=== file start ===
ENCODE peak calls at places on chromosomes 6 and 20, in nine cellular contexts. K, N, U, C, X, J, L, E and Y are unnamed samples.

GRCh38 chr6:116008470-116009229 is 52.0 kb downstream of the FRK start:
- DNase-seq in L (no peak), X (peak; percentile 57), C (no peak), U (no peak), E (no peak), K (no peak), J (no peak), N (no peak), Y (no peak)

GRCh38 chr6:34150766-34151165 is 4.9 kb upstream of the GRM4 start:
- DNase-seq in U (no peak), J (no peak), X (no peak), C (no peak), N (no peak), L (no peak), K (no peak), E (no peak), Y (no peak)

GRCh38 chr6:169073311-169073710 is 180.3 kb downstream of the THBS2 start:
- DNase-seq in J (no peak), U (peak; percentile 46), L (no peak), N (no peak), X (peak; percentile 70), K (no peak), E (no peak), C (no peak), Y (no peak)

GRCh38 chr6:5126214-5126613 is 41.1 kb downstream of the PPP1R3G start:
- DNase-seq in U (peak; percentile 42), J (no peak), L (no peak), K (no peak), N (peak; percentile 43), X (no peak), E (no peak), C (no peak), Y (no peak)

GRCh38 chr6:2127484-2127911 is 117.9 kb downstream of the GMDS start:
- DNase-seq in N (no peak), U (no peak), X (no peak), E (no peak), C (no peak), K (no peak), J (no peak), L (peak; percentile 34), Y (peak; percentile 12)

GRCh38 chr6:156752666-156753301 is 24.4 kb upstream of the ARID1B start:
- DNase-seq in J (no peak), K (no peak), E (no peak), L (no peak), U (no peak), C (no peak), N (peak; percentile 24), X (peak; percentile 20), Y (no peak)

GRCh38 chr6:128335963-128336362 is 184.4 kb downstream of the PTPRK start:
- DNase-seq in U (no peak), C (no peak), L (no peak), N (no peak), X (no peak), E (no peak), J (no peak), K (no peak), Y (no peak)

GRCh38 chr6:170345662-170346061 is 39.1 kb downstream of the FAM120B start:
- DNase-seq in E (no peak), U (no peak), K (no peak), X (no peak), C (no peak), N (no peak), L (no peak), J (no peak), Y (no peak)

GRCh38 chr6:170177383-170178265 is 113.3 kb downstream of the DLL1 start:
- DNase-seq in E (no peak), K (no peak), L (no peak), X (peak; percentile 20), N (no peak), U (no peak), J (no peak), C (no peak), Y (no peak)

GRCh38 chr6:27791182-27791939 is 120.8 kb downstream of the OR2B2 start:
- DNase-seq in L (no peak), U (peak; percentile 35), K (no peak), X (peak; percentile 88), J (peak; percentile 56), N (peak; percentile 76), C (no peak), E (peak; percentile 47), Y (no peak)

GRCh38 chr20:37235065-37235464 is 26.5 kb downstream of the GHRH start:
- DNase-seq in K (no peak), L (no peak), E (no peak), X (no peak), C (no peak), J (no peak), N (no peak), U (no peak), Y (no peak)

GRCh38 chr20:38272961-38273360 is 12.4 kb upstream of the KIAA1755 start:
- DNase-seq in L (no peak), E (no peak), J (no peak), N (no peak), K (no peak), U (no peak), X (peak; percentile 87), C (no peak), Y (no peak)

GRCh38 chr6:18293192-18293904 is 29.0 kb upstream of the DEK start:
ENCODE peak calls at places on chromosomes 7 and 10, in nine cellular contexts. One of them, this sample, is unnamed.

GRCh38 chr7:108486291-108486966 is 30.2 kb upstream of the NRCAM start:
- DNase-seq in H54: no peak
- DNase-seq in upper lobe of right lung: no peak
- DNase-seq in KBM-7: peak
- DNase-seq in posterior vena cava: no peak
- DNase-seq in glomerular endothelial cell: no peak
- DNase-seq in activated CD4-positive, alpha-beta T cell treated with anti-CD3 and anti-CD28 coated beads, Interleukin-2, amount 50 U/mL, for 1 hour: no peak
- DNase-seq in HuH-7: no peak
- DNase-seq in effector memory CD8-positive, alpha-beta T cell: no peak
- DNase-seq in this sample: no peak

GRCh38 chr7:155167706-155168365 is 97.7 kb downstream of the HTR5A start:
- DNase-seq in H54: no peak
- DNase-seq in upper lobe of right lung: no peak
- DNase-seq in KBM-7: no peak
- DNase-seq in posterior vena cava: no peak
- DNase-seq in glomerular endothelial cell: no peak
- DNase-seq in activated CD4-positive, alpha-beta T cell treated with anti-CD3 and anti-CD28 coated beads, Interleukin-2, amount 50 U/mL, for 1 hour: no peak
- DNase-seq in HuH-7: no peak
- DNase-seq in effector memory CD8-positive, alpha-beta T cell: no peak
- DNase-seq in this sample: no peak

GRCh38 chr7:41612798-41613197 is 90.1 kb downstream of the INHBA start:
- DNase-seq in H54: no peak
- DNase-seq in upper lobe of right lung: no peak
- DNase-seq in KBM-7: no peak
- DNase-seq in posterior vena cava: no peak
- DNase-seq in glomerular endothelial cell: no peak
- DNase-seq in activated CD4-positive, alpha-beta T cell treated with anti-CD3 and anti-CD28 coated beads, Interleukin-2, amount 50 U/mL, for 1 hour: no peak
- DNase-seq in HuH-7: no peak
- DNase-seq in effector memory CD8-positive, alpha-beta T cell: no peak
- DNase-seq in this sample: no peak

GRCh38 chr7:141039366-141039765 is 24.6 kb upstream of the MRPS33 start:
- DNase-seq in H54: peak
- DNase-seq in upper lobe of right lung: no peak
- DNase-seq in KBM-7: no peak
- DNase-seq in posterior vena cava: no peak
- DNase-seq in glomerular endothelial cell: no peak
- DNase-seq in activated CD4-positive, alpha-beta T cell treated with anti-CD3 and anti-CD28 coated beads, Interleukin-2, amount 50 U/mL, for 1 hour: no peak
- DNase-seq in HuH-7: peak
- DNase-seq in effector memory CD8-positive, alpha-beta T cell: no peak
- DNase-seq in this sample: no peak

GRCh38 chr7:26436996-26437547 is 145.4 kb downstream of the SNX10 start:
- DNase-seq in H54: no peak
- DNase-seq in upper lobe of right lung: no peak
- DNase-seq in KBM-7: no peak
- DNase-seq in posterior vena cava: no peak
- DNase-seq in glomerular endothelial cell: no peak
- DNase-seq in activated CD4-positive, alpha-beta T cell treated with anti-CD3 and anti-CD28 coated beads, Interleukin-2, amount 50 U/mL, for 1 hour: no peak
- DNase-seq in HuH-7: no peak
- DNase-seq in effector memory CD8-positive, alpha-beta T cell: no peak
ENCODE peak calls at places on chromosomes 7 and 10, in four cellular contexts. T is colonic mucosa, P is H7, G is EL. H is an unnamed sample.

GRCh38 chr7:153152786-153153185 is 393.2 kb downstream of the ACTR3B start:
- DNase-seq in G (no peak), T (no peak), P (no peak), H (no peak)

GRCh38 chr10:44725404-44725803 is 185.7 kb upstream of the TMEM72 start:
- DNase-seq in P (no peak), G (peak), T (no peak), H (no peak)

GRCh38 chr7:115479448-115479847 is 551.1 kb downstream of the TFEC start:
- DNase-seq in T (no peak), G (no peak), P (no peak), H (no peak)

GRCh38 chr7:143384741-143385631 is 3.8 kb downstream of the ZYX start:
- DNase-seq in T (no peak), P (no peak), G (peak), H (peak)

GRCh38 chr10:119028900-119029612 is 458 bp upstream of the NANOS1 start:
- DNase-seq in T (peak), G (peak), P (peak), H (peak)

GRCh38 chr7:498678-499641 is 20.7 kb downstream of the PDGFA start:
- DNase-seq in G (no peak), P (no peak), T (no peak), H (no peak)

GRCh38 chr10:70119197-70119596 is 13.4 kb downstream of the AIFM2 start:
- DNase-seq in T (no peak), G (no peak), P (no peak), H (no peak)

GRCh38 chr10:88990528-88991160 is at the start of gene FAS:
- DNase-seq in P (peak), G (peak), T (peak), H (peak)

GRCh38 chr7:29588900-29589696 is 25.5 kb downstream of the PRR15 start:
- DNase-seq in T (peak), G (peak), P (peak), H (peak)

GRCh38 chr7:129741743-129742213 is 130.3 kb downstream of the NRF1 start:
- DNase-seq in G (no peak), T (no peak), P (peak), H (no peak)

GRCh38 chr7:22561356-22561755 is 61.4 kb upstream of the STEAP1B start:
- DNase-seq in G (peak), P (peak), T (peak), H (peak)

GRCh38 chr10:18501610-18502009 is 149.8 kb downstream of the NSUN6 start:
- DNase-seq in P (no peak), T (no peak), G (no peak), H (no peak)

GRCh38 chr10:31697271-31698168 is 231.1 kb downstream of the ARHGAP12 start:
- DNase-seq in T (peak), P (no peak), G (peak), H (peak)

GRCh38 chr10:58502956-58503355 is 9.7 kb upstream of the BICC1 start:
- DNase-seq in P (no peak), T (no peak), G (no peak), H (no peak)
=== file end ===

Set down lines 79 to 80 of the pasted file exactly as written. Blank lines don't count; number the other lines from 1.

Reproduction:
- DNase-seq in G (no peak), T (no peak), P (no peak), H (no peak)

GRCh38 chr10:44725404-44725803 is 185.7 kb upstream of the TMEM72 start: